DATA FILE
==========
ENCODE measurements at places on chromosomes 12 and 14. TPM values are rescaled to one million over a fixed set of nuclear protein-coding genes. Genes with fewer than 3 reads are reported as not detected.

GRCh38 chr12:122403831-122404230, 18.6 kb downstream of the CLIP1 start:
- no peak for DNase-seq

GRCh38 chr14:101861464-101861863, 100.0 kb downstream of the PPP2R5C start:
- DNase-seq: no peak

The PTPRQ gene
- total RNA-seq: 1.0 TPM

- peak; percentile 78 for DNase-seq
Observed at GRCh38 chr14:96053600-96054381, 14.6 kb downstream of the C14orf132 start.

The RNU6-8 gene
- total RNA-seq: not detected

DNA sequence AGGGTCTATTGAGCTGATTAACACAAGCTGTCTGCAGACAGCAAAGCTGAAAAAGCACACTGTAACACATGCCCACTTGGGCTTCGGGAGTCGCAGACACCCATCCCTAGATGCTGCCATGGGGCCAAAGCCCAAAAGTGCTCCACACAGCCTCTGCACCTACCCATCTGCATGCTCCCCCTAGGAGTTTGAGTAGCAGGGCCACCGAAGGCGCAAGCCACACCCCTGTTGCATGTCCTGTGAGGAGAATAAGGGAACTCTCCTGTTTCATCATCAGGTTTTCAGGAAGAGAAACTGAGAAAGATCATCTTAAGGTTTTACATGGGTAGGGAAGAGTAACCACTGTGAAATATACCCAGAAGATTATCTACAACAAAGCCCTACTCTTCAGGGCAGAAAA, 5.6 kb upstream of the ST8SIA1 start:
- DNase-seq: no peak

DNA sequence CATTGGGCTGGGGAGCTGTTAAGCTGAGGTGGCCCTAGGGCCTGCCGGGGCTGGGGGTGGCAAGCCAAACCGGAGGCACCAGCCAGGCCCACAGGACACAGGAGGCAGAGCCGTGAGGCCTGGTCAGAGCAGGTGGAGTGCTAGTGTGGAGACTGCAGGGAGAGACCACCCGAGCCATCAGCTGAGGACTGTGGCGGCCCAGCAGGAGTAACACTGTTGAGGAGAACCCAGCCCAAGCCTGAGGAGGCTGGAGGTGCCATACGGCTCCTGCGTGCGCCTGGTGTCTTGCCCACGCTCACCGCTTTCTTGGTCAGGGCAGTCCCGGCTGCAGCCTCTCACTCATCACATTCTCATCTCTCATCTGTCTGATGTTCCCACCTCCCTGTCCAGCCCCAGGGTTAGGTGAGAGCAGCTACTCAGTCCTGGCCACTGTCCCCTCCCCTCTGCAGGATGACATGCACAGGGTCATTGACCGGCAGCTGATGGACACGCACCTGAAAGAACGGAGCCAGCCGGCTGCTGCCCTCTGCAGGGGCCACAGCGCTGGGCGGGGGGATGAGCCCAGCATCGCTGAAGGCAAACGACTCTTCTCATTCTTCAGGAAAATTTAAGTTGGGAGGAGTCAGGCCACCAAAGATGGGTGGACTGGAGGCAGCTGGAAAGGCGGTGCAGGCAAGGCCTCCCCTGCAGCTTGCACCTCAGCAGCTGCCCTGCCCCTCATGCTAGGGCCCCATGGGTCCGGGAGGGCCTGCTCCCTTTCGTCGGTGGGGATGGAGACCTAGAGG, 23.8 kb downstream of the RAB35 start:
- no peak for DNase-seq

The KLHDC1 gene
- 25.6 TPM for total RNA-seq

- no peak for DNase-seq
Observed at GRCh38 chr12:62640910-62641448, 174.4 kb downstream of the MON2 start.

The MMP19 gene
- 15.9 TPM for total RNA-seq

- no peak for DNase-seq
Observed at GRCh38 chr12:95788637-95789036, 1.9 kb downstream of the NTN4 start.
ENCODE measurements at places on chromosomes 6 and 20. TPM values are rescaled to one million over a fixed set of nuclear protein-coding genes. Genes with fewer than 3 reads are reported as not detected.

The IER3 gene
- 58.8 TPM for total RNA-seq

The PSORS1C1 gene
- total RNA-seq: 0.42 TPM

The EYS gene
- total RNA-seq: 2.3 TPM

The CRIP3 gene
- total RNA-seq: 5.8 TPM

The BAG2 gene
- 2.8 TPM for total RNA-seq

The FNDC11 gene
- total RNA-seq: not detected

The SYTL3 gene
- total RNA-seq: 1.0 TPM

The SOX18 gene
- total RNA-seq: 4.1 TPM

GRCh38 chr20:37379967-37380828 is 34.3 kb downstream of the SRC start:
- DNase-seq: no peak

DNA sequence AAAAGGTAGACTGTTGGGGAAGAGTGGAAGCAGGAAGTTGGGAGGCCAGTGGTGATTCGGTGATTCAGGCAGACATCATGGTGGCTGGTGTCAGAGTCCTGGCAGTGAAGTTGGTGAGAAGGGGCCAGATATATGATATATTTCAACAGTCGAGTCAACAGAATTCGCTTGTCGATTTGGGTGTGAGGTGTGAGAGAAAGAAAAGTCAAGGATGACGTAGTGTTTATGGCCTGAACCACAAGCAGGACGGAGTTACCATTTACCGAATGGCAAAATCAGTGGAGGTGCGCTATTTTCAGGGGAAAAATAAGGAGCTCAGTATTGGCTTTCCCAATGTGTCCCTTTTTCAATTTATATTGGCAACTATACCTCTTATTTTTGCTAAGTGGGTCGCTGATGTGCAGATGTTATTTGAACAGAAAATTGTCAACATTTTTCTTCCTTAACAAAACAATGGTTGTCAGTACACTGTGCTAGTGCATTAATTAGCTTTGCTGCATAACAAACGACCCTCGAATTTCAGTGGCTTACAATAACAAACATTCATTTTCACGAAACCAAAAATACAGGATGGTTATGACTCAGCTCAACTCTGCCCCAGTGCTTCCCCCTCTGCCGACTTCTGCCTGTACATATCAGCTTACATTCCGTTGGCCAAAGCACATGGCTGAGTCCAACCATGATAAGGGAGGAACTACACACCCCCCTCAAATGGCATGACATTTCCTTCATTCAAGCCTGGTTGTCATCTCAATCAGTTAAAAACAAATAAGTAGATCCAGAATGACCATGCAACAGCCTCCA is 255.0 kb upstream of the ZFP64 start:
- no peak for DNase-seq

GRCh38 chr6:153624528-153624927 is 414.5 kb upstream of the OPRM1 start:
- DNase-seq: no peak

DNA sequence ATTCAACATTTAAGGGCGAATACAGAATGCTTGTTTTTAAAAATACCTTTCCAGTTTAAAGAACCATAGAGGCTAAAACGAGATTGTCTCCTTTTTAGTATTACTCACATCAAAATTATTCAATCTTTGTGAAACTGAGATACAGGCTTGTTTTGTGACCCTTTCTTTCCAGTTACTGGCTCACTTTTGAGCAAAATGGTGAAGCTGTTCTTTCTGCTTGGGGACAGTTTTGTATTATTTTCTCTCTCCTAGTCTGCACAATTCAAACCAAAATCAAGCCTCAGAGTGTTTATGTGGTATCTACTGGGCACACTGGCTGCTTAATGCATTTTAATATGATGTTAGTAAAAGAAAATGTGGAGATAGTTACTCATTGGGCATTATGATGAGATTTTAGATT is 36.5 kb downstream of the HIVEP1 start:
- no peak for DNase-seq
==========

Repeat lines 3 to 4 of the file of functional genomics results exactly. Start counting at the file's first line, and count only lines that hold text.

- no peak for DNase-seq

GRCh38 chr14:101861464-101861863, 100.0 kb downstream of the PPP2R5C start: